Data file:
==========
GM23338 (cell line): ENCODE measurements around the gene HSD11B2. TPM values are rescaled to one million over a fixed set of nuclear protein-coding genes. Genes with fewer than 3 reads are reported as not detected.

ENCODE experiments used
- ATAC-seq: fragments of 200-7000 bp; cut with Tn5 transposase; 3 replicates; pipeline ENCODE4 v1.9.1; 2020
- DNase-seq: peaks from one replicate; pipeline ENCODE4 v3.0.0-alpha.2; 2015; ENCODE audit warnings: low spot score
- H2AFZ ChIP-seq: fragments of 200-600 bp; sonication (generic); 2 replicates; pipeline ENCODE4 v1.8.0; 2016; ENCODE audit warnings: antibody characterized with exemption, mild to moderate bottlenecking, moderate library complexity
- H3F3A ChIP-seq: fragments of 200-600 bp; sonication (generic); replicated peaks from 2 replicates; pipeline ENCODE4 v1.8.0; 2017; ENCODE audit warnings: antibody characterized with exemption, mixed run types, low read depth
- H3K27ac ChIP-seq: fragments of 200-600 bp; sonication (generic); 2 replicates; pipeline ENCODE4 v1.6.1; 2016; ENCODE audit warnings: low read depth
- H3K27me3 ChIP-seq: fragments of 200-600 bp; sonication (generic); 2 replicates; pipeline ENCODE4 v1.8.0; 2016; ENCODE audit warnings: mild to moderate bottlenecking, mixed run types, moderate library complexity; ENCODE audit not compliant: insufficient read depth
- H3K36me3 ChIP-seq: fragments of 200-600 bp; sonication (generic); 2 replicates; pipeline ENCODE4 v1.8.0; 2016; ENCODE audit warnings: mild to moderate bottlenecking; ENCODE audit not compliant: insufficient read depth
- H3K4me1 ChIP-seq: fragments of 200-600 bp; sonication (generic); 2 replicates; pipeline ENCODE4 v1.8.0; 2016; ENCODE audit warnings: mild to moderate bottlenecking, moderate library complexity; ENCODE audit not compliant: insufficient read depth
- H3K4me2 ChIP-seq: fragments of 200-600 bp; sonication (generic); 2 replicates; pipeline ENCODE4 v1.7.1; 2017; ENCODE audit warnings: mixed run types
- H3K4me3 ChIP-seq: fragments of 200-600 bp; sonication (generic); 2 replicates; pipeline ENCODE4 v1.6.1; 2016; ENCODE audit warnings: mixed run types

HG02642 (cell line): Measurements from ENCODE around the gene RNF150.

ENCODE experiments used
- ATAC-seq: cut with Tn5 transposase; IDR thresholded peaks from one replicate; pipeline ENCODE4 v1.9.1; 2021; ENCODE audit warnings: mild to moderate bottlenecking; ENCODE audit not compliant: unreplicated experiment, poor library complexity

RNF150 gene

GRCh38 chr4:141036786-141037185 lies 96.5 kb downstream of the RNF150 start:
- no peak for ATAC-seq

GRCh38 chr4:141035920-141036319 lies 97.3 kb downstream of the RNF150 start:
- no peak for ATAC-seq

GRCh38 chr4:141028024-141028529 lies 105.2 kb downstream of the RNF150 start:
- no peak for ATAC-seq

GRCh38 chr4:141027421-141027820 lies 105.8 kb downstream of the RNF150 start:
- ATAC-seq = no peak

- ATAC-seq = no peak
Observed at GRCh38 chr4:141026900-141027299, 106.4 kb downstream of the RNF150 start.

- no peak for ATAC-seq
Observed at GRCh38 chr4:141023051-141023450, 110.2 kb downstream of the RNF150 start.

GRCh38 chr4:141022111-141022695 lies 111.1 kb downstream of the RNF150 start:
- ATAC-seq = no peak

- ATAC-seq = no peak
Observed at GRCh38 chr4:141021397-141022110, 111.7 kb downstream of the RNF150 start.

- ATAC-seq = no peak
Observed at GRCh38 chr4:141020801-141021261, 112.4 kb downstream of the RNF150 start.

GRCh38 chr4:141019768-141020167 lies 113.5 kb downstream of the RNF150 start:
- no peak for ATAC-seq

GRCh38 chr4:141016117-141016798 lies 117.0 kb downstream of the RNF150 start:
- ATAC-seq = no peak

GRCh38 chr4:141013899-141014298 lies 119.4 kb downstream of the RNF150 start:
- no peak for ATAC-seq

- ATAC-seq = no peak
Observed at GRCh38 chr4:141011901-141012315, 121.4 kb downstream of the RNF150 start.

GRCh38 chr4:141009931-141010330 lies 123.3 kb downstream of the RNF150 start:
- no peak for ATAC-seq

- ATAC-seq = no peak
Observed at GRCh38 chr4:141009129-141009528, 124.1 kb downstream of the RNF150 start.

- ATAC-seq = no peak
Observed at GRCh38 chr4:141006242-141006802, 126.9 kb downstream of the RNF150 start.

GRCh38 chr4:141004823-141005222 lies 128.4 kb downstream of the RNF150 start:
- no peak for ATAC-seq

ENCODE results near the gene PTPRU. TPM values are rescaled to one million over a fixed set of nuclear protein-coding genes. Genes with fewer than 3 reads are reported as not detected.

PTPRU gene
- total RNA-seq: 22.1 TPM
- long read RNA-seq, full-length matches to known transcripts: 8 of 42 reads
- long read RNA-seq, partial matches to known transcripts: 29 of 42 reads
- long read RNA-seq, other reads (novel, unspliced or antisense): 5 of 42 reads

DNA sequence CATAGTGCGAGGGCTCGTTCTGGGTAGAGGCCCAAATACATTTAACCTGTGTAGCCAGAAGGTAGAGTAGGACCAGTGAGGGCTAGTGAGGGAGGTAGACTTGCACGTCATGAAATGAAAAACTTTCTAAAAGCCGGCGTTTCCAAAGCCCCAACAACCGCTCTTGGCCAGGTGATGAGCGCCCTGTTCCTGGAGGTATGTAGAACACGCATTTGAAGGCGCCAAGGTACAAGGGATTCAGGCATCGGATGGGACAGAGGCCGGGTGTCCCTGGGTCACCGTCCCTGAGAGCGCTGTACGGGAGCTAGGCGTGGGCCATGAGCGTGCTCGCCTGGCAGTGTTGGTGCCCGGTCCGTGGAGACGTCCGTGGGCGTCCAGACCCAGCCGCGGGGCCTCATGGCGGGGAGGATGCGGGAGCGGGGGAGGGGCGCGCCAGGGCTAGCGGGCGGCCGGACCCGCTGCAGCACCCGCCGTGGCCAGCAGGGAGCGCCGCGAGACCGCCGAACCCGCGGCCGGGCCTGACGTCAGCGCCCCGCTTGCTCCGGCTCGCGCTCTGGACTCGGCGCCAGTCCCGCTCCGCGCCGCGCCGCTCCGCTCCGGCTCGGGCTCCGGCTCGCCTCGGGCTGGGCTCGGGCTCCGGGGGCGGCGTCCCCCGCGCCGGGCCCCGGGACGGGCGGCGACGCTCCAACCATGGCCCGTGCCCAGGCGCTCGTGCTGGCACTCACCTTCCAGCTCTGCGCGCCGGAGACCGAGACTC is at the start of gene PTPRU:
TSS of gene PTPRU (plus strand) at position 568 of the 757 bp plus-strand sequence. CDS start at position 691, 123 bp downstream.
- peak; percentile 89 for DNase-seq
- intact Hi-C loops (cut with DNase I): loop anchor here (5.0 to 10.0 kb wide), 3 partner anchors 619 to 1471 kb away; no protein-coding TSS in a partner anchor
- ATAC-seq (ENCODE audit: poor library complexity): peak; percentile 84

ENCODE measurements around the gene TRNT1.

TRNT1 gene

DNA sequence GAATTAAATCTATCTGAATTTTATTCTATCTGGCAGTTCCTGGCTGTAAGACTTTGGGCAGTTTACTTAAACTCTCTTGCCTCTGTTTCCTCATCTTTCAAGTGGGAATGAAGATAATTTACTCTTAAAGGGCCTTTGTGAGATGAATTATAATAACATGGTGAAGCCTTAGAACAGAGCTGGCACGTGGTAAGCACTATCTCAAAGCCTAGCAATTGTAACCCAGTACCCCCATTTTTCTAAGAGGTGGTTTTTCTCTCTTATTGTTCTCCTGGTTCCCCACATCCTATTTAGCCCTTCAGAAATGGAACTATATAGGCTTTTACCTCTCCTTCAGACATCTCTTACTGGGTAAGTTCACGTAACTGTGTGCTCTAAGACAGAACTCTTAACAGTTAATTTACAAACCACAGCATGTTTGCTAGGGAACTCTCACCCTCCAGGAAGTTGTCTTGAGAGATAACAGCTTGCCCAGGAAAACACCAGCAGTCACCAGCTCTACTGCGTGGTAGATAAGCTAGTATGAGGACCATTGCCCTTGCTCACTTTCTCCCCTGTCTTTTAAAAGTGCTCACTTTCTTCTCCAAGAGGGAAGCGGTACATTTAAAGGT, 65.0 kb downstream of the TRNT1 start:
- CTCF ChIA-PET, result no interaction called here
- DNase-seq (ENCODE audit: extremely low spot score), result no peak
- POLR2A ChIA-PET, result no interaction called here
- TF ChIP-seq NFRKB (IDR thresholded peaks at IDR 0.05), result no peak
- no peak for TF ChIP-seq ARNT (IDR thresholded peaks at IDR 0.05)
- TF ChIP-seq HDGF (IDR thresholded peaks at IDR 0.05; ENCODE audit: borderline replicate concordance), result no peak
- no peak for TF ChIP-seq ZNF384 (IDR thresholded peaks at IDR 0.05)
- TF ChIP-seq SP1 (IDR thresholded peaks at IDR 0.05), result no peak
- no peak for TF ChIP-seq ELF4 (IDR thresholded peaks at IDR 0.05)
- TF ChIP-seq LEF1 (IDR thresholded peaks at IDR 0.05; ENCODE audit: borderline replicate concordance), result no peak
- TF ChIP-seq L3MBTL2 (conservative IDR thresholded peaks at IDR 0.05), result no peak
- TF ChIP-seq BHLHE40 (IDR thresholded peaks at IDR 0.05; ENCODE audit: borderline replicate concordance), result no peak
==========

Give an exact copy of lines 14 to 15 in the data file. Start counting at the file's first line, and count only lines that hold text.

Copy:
ENCODE experiments used
- ATAC-seq: cut with Tn5 transposase; IDR thresholded peaks from one replicate; pipeline ENCODE4 v1.9.1; 2021; ENCODE audit warnings: mild to moderate bottlenecking; ENCODE audit not compliant: unreplicated experiment, poor library complexity